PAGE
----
Harris County

Harris County Orders Public To Stay Indoors Amid Coronavirus Pandemic

Harris County Judge Lina Hidalgo on Tuesday ordered county residents to stay home to stop the spread of the coronarvirus, limiting all outside travel to necessities like groceries and essential work.

Harris County Judge Lina Hidalgo and Houston Mayor Sylvester Turner announced a stay-at-home order Tuesday.

Updated 10:15 a.m. CT Tuesday

Harris County Judge Lina Hidalgo on Tuesday ordered county residents to stay home to stop the spread of the coronarvirus, limiting all outside travel to necessities like groceries and essential work.

The “stay home, work safe order,” which goes into effect at midnight, will last until at least April 3, and applies to all cities and unincorporated areas in the county. The order only allows going out in public for groceries, pet food, doctors visits, household items, and certain outdoor activities like exercise, though playground equipment, benches and exercise equipment are not allowed.

The order also follows guidelines set by the Cybersecurity and Infrastructure Security Agency, which limits work to 16 “essential” sectors, including communications, critical manufacturing, chemical, energy, and food and agriculture, among others. The hope is to “maintain the supply chain of these essential sectors,” Hidalgo said.

“No one, including myself, wants to be in that position to sign that kind of an order,” Hidalgo said. “I know that it will cause hardship, more financial pain, that it will be difficult on top of what we’re already facing.” 

“But on balance we recognize that the minute we end up in a decision where we’re having to turn people away from a respirator, from an ICU bed, and choosing who lives and dies, that we don’t want to be in that position,” Hidalgo added. “That would be catastrophic. And the models we have show us getting to that position where we far exceed the number of ICU beds in this county unless we take drastic steps.”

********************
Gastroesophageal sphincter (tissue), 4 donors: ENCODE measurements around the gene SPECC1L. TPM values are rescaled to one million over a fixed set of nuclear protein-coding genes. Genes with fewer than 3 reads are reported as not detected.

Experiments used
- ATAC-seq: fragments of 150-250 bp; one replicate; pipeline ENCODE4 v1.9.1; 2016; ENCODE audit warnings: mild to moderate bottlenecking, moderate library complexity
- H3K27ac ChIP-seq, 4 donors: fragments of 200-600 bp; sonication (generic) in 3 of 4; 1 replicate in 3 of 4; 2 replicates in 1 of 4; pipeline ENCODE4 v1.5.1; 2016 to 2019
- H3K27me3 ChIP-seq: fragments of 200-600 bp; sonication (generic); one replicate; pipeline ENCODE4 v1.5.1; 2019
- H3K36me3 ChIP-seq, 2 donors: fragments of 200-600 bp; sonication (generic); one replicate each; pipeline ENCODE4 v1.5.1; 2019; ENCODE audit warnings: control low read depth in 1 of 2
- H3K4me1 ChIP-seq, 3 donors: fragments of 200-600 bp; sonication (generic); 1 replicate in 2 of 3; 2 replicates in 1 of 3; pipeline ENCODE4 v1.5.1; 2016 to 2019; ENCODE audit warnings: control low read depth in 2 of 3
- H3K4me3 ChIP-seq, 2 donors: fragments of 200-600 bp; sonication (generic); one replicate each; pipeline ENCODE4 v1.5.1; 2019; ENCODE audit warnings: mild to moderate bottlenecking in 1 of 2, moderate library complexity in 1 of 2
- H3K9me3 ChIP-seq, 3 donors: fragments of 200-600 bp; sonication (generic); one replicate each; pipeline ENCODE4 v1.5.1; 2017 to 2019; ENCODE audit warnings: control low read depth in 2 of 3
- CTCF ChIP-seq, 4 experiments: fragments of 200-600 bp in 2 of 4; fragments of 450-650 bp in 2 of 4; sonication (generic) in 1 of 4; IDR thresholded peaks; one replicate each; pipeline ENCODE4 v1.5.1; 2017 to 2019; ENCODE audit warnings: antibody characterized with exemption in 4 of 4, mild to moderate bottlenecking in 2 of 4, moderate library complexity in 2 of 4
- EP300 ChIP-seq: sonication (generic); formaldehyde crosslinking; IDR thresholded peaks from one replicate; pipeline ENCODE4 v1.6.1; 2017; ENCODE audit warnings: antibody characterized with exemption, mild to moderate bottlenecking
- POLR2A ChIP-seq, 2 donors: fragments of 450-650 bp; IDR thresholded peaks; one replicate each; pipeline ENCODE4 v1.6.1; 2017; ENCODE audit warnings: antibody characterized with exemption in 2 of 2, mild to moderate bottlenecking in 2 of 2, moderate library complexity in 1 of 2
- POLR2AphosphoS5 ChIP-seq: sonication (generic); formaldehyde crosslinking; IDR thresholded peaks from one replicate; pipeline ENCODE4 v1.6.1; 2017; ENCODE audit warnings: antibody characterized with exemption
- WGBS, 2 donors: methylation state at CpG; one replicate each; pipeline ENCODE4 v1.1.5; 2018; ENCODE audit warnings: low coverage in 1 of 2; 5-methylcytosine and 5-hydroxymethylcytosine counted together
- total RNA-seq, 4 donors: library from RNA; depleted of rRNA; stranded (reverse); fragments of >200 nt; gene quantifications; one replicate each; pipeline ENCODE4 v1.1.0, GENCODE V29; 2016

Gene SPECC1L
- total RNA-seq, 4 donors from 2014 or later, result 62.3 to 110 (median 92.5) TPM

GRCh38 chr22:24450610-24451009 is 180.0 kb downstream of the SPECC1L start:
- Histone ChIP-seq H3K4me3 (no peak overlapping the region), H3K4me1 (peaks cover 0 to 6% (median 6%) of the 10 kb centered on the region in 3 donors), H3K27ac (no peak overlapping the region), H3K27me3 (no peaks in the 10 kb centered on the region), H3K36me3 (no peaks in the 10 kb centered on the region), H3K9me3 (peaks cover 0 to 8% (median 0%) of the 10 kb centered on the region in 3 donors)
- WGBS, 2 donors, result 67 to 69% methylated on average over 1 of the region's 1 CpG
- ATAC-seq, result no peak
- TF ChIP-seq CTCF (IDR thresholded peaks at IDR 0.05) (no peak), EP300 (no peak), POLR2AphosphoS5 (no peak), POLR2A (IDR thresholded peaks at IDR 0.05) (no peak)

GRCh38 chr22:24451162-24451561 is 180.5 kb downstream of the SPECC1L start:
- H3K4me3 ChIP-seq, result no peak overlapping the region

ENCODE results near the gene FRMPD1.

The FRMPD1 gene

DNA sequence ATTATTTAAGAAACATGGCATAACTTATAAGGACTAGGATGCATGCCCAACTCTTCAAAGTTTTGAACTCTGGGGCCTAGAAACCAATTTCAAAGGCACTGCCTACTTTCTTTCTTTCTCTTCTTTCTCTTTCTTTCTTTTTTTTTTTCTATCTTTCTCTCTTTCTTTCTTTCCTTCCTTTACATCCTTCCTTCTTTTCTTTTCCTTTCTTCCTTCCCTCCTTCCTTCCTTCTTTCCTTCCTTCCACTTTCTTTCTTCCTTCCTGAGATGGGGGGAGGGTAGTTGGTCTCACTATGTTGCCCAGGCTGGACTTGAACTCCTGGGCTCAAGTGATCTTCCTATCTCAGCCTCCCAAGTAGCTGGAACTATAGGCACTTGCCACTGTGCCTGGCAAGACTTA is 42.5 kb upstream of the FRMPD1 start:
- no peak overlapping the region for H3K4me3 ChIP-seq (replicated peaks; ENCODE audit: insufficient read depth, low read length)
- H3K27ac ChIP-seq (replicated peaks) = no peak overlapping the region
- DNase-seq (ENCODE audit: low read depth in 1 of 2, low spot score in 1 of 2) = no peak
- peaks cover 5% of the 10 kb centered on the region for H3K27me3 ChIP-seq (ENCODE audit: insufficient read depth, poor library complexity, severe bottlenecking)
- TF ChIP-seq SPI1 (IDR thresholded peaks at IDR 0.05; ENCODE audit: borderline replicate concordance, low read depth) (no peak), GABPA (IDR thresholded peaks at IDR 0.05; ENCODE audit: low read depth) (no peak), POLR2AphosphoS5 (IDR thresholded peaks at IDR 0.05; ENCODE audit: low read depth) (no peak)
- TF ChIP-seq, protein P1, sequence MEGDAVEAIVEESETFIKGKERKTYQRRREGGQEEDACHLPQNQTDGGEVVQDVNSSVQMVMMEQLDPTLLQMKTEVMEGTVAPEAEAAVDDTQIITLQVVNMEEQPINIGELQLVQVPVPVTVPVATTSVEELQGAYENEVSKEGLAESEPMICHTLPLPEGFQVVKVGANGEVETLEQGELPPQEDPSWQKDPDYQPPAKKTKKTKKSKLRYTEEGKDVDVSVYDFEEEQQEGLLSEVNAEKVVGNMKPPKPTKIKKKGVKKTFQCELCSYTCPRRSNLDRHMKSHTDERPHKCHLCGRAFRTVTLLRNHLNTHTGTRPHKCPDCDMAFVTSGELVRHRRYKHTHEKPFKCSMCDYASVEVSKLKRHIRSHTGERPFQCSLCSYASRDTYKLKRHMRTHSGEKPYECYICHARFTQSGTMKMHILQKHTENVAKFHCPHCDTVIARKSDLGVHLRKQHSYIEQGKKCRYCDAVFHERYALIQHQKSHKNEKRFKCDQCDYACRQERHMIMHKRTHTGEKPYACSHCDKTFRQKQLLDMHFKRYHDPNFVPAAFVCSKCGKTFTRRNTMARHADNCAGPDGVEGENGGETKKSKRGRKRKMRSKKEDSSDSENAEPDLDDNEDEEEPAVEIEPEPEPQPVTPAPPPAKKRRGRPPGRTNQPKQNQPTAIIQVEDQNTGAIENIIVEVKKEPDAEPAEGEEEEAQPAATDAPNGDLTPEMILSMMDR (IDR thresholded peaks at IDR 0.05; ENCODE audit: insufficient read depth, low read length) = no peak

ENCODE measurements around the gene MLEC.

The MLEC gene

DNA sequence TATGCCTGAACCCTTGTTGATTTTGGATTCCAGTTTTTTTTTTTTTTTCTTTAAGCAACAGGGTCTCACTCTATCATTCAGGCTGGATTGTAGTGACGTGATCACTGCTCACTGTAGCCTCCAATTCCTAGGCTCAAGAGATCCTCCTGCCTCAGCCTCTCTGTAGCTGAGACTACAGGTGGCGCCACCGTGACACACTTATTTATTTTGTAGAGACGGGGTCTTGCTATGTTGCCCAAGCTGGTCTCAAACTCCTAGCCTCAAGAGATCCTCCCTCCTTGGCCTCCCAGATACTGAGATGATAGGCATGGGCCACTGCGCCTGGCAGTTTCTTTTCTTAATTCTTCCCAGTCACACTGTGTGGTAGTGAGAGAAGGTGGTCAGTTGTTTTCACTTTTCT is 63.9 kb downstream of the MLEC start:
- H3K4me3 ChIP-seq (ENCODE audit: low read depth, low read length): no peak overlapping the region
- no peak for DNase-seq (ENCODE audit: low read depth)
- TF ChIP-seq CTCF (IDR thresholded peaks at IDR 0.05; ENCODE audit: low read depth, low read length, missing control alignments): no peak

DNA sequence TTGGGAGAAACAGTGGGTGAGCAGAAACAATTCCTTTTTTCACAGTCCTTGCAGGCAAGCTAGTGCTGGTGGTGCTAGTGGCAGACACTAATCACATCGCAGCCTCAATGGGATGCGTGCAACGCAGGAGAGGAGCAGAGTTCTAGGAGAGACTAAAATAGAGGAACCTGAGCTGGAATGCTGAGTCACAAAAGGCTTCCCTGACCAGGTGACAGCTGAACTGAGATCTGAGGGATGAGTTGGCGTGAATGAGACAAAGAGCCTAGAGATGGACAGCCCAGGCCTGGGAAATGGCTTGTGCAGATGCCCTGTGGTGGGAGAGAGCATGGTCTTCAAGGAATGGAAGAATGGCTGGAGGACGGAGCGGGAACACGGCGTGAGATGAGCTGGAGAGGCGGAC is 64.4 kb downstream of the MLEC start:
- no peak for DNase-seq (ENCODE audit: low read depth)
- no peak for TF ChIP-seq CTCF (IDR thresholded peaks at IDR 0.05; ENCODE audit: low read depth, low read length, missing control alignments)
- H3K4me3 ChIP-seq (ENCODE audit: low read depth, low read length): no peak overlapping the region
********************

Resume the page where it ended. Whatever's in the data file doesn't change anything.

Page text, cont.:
There is also a “retooling exception” for factories who can make health products like hand sanitizer, respirators and surgical masks. Religious and worship services can only be done via video and teleconference, but there are one-on-one exceptions for mental and spirtual health purposes, Hidalgo said. Daycares that provide support for essential employees will remain open.

A previous order requiring restaurants to halt sit-down service remains in effect, and those restaurants may still provide take-out and pick-up service, but must space out customers at six feet.

Businesses who do not comply, and people violating the order and putting others at a health risk, could be hit with a fine and up to 180 days in jail, Hidalgo said.

The judge said her decision came after discussions with doctors from the University of Texas’ School of Public Health, whose models suggested the county would have to act swiftly to prevent a larger outbreak like what is happening in New York. That state has seen more than 20% of all tests confirmed positive for COVID-19, federal health officials said at a Monday news briefing.  

The announcement came just two days after Dallas County announced a shelter-in-place order for its residents effective March 24. Leaders in Travis County and Bexar County have also indicated they are drafting stay-at-home orders. 

On Twitter, #Houstonlockdown started trending Monday night as residents urged Hidalgo and Mayor Sylvester Turner to issue a shelter-in-place order. 

But the city and county stopped short of labeling the order a shelter-in-place order, with Turner saying the term should only be used for mass shootings, weather disasters, chemical explosions and other disasters.

The Texas Medical Center will remain open, as would the Port of Houston, Turner said. 

“Those critical workers and others will be allowed to continue moving back and forth in the community, because we must balance our health care concerns with economic realities,” Turner said.

Not everyone agreed with the order. In a statement Monday addressing rumors of the order, State Sen. Paul Bettencourt said he believed people were already socially isolating, and that a shutdown order would be too damaging economically. 

“Taking sweeping action against a broad spectrum of medium and small size businesses, the backbone of our local economy, with a shelter in place order eliminates the chance to take a targeted, measured, data driven approach to achieve better social separation results and far less economic disruption,” Bettancourt said.

But Turner pushed back on that criticism Tuesday, saying the order was striking a balance between public safety and the economy.

“That’s not a shutdown, it’s simply being smart, and being strategic,” Turner said. “But neither is this the time to be trying to second-guess, or quarterbacking from the back row. The reality is this is a new situation, it is a new challenge, and we all have to be nimble and fluid.”

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Paul DeBenedetto

Senior Producer

Paul DeBenedetto is Houston Public Media's senior web producer, writing and editing stories for HoustonPublicMedia.org. Before joining the station, Paul worked as a web producer for the Houston Chronicle, and his work has appeared online and in print for the Chronicle, the New York Times, DNAinfo New York, and other...

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